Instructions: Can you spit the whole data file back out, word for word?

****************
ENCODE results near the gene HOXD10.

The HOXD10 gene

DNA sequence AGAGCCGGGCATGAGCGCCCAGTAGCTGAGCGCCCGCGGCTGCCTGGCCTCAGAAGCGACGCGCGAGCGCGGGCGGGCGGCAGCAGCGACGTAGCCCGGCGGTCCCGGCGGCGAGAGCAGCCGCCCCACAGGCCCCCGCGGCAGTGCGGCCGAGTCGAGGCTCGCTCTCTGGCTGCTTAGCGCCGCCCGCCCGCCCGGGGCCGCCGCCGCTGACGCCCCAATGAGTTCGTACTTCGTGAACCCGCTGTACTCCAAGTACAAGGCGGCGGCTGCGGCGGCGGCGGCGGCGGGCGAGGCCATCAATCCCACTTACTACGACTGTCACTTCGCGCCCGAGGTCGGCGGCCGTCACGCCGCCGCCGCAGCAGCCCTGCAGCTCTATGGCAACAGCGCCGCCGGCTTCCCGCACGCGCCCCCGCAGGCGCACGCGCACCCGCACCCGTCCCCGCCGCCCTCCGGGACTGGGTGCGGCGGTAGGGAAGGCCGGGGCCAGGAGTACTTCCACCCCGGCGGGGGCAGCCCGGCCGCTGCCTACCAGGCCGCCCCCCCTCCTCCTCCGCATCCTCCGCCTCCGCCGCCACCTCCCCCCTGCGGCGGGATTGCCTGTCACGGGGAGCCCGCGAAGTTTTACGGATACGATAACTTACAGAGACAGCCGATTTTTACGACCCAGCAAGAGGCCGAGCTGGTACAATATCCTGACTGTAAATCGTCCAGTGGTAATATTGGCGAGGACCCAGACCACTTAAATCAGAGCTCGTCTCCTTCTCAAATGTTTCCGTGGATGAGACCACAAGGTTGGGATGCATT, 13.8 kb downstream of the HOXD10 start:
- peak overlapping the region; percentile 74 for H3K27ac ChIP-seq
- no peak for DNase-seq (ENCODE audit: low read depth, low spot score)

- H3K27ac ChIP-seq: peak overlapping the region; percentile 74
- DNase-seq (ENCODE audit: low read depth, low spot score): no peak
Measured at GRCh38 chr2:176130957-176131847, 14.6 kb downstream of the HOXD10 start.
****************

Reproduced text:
ENCODE results near the gene HOXD10.

The HOXD10 gene

DNA sequence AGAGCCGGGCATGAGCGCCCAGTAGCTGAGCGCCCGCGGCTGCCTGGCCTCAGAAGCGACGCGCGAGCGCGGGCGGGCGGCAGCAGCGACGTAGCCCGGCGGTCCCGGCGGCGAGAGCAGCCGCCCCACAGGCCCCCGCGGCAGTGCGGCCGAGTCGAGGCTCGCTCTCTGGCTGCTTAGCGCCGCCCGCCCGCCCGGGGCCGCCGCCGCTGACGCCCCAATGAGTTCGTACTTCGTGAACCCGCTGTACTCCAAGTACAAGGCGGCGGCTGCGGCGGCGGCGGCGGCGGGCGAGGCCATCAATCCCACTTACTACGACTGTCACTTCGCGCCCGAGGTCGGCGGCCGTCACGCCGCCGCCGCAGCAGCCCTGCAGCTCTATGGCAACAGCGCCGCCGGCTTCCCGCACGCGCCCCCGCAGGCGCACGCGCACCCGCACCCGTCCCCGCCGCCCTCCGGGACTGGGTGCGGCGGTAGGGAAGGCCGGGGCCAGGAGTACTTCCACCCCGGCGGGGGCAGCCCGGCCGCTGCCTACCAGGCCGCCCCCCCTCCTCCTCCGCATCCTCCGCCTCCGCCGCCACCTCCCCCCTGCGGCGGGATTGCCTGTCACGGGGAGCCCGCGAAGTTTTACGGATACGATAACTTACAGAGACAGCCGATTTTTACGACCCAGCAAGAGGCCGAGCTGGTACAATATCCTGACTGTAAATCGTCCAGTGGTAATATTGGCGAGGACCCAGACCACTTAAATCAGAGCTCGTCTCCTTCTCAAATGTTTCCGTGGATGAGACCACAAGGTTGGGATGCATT, 13.8 kb downstream of the HOXD10 start:
- peak overlapping the region; percentile 74 for H3K27ac ChIP-seq
- no peak for DNase-seq (ENCODE audit: low read depth, low spot score)

- H3K27ac ChIP-seq: peak overlapping the region; percentile 74
- DNase-seq (ENCODE audit: low read depth, low spot score): no peak
Measured at GRCh38 chr2:176130957-176131847, 14.6 kb downstream of the HOXD10 start.